Thank you for sharing!

Your article was successfully shared with the contacts you provided.

ORANGE COUNTY-The county’s industrial market tallied negative net absorption in the first quarter, and vacancy edged upward as the effects of the economic downturn weakened the sector, according to a series of quarterly reports issued recently by brokerages tracking Orange County industrial sales and leasing. Orange County recorded negative net absorption of more than 1.7 million square feet in the first quarter, according to CB Richard Ellis, while Colliers International pegged the negative net at just under 850,000 square feet. In between those two numbers was Voit’s figure of 1.2 million square feet for negative net, with Voit’s report noting that this was “the most negative absorption we have seen since the fourth quarter of 2002 when we lost 2.3 million square feet in one quarter.”

The reports from the three firms vary somewhat because of the different sizes of inventory that they track and how certain space is accounted for, such as industrial versus R&D and flex tech, but they generally show the same trends. CBRE tracks nearly 250 million square feet of inventory, Voit about 221 million square feet and Colliers 212 million square feet.

CBRE shows the Orange County industrial vacancy rate at 4.7% and the availability at 10%, both up from the fourth quarter of 2008, while Voit puts the vacancy rate at more than 4.9% and the availability at nearly 10.4%, both up on a year-to-year basis. Colliers lists a 4.9% vacancy and an availability rate of 10.7%.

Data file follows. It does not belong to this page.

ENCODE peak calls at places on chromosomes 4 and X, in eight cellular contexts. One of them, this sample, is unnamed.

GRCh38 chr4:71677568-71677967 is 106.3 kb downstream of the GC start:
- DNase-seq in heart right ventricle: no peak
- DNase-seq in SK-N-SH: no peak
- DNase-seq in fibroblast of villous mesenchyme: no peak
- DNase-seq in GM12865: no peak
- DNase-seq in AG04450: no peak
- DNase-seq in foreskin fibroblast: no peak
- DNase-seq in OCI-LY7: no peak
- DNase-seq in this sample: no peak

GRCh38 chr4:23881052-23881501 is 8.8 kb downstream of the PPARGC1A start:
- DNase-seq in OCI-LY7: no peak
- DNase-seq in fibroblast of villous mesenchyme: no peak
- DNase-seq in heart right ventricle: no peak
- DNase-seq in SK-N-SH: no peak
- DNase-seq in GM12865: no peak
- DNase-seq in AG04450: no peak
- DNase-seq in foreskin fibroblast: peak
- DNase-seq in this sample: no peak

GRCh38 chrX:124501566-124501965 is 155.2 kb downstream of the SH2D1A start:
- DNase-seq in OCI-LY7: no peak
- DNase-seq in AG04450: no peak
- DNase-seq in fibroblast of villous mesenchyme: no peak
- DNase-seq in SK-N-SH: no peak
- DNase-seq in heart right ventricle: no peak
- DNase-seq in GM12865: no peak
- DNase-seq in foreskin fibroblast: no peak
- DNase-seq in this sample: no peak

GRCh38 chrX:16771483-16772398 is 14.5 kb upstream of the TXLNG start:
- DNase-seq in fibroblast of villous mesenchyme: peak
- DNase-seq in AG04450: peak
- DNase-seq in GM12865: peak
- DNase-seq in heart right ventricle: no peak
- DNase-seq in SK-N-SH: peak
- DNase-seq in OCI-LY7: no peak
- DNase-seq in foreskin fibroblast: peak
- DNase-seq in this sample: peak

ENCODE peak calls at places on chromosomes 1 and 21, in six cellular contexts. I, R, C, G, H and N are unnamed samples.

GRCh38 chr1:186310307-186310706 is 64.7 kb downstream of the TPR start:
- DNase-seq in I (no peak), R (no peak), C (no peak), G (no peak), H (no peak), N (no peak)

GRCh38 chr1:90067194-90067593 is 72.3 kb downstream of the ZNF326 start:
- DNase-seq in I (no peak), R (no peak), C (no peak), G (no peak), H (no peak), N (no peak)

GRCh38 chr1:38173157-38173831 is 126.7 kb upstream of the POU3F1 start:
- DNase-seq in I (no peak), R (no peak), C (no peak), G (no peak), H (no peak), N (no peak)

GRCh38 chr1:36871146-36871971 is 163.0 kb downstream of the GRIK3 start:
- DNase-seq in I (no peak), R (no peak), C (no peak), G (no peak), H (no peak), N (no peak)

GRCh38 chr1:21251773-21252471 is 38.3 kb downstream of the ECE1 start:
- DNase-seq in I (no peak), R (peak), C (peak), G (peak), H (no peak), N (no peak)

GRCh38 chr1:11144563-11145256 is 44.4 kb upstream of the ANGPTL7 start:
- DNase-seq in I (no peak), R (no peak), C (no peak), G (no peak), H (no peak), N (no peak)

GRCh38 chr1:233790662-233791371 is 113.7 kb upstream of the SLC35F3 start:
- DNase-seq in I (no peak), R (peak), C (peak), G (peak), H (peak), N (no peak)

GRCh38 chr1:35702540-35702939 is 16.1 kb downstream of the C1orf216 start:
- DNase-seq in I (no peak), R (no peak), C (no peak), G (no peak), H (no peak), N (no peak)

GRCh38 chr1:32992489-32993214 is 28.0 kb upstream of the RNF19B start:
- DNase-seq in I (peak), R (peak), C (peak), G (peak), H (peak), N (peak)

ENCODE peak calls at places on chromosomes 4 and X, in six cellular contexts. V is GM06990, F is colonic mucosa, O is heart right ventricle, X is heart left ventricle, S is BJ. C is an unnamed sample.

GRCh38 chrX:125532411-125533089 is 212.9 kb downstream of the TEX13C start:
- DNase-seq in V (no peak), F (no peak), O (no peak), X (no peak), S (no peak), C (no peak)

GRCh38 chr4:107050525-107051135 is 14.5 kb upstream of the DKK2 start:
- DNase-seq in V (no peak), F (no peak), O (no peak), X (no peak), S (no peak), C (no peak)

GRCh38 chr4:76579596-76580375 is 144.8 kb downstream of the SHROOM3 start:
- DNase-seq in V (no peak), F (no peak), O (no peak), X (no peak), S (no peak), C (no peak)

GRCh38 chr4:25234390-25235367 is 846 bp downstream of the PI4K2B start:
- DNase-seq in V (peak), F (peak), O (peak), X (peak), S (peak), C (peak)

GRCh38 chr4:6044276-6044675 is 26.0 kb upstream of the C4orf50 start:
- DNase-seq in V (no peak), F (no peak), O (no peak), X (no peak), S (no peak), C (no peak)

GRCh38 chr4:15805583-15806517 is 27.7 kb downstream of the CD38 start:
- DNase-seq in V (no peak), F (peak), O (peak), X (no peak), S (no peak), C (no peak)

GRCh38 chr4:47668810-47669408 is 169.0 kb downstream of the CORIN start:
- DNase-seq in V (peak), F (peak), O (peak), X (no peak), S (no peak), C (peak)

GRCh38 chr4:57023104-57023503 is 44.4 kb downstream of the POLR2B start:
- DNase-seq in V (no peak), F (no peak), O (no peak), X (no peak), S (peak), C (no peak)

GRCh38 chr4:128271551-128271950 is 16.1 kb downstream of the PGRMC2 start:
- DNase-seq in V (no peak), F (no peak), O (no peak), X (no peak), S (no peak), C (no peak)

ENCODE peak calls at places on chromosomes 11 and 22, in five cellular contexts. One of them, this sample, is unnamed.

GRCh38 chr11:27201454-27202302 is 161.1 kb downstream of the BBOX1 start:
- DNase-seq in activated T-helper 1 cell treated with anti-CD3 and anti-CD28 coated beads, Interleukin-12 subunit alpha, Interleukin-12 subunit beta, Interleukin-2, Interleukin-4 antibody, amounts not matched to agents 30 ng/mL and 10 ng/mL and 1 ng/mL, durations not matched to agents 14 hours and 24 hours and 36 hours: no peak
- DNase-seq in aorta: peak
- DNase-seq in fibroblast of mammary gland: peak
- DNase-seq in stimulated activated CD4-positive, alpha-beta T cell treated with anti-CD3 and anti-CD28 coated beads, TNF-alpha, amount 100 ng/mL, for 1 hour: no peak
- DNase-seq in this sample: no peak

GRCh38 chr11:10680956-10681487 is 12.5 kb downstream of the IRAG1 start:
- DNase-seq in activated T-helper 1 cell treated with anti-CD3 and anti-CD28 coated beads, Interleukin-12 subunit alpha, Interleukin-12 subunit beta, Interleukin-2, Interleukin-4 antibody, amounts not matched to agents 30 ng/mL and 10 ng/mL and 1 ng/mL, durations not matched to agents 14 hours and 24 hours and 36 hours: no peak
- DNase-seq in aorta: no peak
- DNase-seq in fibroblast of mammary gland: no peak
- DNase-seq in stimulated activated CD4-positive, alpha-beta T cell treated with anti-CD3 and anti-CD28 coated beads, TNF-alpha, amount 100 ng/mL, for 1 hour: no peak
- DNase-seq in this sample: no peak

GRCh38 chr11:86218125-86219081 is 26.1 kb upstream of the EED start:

The weakening market is driving down rental rates, with the average asking triple net lease rate now at 65 cents per square foot per month, according to Voit, which forecasts that asking lease rates will “continue to remain soft for the short run, and concessions should continue to increase in the forms of free rent and increasing tenant improvement allowances to incentivize tenants to act now.” Colliers describes a continued decrease in the average asking rent, but pegs it at 72 cents, while CBRE figures it at 68 cents.

Looking ahead and comparing the Orange County industrial market to the county’s office market, Colliers notes that the county’s industrial sector “is only dealing with a downturn in demand as opposed to both the downturn in demand and oversupply issues seen on the office side.” It adds that, ” While 2009 is shaping up to be a challenging year, at the very least,the Orange County industrial market currently looks no worse than nearby industrial markets such as Central Los Angeles and the South Bay.”

Want to continue reading?
Become a Free ALM Digital Reader.

Once you are an ALM digital member, you’ll receive:

  • Unlimited access to GlobeSt and other free ALM publications
  • Access to 15 years of GlobeSt archives
  • Your choice of GlobeSt digital newsletters and over 70 others from popular sister publications
  • 1 free article* every 30 days across the ALM subscription network
  • Exclusive discounts on ALM events and publications

*May exclude premium content
Already have an account?


Join GlobeSt

Don't miss crucial news and insights you need to make informed commercial real estate decisions. Join GlobeSt.com now!

  • Free unlimited access to GlobeSt.com's trusted and independent team of experts who provide commercial real estate owners, investors, developers, brokers and finance professionals with comprehensive coverage, analysis and best practices necessary to innovate and build business.
  • Exclusive discounts on ALM and GlobeSt events.
  • Access to other award-winning ALM websites including ThinkAdvisor.com and Law.com.

Already have an account? Sign In Now
Join GlobeSt

Copyright © 2021 ALM Media Properties, LLC. All Rights Reserved.